An important part of China's projected hegemonic plan is the establishment of a naval facility at the Strait of Bab al-Mandeb in Djibouti, a potential maritime chokepoint across from the Arabian Peninsula at the mouth of the Red Sea. Pictured: China's President Xi Jinping (right) meets with Djibouti's President Ismail Omar Guelleh on April 28, 2019 in Beijing, China. (Photo by Madoka Ikegami-Pool/Getty Images)
Phase 1 of the deal, which went into effect on January 19, includes a partial reduction of current -- and cancellation of planned -- tariffs; a Chinese pledge to increase American agricultural imports; and an agreement from Beijing to address Washington's concerns about U.S. technology being transferred to China by American companies doing business there, and about intellectual property theft.
While the trade deal appears to be beneficial to U.S. interests, there are two things to consider. The first is that it is likely to be temporary. The second is that it does not prevent China from its pursuing its aggressive designs on the South and East China Seas, where it is positioning itself to challenge the U.S.'s role as protector of the world's sea lines of communication (SLOCS).
Beijing's posture has both commercial and military dimensions, as its current development of a major blue-water navy illustrates. To establish and maintain such a powerful maritime force, China will need sustained deployments of its fleets, which will require a network of airfields and seaports.
In order to gain access to deep-water harbors and land for the construction of airfields, China ensnares poverty-stricken countries through a carrot-and-stick process, called a debt-trap. At the moment, "seven countries... whose external loan debt to China surpasses 25 percent of their GDP" are severely in debt to China. The "trap" involves Chinese banks lending enormous amounts of capital to governments with a poor record of development to carry out projects; when those projects fail, Beijing demands territory, national assets or access to harbors in the debtor countries. The Chinese government then dispatches teams of technicians and other workers there to build the infrastructure needed to support China's aspirations. The above scenario is playing out in places such as Sri Lanka and Cambodia.
In Sri Lanka, China's Communication and Construction Company has taken over the failed Hambantota Port and Industrial Zone development project. The corrupt former Sri Lankan president, Mahinda Rajapaksa, received huge Chinese loans to develop a port in his family's home region of Hambantota -- a project that his business advisers had deemed risky. Rajapaksa also solicited funds from Chinese banks, which he plowed into his election campaign for a second presidential term. Rajapaksa's personal indebtedness to China increased Beijing's influence on the internal affairs of Sri Lanka.
In Cambodia's southwestern coast jungle region of Dara Sakor, China is investing more than $3 billion to construct an airport and seaport for military purposes. Cambodia's concession to China includes a 99-year lease for 20% of its coastline. This arrangement provides China with the ability to keep Vietnam's granting of access to the U.S. Navy in check. It also likely constitutes a message to Hanoi and other Southeast Asian capitals, which are allied with the U.S. and opposed to China's efforts to control the South China Sea, that Beijing will not remain passive in the region.
Of equal, if not greater, significance is China's purchase of territory overlooking the potential chokepoint of the Panama Canal Zone (PCZ). A regime-affiliated Chinese company, "The Landbridge Group", in May 2017, paid Panama $900 million to control Margarita Island's port facilities. Margarita Island hosts Panama's largest port overseeing the passage of goods transported from the PCZ to the Atlantic Ocean.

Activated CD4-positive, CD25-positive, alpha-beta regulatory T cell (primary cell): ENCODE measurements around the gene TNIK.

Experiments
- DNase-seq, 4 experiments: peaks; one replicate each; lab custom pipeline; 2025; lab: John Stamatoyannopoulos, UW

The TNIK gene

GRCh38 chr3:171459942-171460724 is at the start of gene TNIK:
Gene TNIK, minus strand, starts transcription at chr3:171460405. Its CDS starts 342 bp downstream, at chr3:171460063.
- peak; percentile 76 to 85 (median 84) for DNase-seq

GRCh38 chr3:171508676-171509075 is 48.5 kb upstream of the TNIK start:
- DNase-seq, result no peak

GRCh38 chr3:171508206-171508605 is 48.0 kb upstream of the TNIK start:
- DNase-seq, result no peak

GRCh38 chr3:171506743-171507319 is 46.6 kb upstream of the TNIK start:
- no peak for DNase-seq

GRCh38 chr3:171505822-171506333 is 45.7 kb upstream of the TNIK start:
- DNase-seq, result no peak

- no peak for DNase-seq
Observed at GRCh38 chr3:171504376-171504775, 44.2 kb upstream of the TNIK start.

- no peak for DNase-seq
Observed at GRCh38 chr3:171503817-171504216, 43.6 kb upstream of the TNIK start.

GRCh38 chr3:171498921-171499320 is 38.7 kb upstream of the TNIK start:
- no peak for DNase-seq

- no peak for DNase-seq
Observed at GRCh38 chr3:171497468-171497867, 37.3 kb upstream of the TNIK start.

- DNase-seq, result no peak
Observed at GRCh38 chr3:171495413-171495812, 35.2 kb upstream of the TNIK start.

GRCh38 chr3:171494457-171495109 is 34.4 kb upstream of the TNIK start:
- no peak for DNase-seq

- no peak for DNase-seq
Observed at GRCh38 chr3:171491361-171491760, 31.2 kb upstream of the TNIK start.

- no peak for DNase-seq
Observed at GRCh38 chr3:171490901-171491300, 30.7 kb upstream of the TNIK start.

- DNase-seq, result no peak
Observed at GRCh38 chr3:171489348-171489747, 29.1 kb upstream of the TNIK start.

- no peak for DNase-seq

Another important puzzle piece in China's projected hegemonic plan is the establishment of a naval facility at another potential maritime chokepoint, the Strait of Bab al-Mandeb in Djibouti, across from the Arabian Peninsula at the mouth of the Red Sea. Although Beijing claims that the purpose of this base is to facilitate China's anti-piracy operations along Africa's eastern coast, its primary purpose is likely to protect the transport of Persian Gulf oil upon which East Asia is heavily dependent. In addition, the base is situated extremely close to Camp Lemonnier, the only permanent American military base on the African continent.
Two other Chinese acquisitions -- adding to Beijing's ever-growing maritime "silk road" -- are in the most remote section of the Pacific Ocean. One is a 99-year lease of the Solomon Island of Tulagi, which has a deep-water port; the other is a 99-year lease of Australia's Port Darwin, where U.S. Marines train for six months of each year. This means that China will be able to document American military exercises and collect ship signal emissions from U.S. combatants. The Chinese military's presence at Darwin also will give Beijing access to the southernmost entry point to the South China Sea, which it now claims as part of its sovereign sphere.
China's presence in Tulagi and Darwin allow the People's Liberation Army Navy to leapfrog over China's near and far seas into the deep rear of the Indo-Pacific region, thus complicating America's and its allies' ability to monitor and confront Chinese naval operations in the event of a crisis or conflict.
This pattern of China's investments in some 20 ports around the globe should be of great concern to the Free World. Let us hope that the administration in Washington is paying close attention.
Dr. Lawrence A. Franklin was the Iran Desk Officer for Secretary of Defense Donald Rumsfeld. He also served on active duty with the U.S. Army and as a Colonel in the Air Force Reserve.